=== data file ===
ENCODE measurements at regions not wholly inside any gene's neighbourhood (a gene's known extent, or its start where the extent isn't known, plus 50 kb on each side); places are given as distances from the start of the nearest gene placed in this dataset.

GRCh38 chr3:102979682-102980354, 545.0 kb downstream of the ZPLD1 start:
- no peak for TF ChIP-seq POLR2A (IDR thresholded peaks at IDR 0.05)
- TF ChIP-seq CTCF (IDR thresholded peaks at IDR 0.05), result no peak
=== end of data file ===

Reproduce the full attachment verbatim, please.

ENCODE measurements at regions not wholly inside any gene's neighbourhood (a gene's known extent, or its start where the extent isn't known, plus 50 kb on each side); places are given as distances from the start of the nearest gene placed in this dataset.

GRCh38 chr3:102979682-102980354, 545.0 kb downstream of the ZPLD1 start:
- no peak for TF ChIP-seq POLR2A (IDR thresholded peaks at IDR 0.05)
- TF ChIP-seq CTCF (IDR thresholded peaks at IDR 0.05), result no peak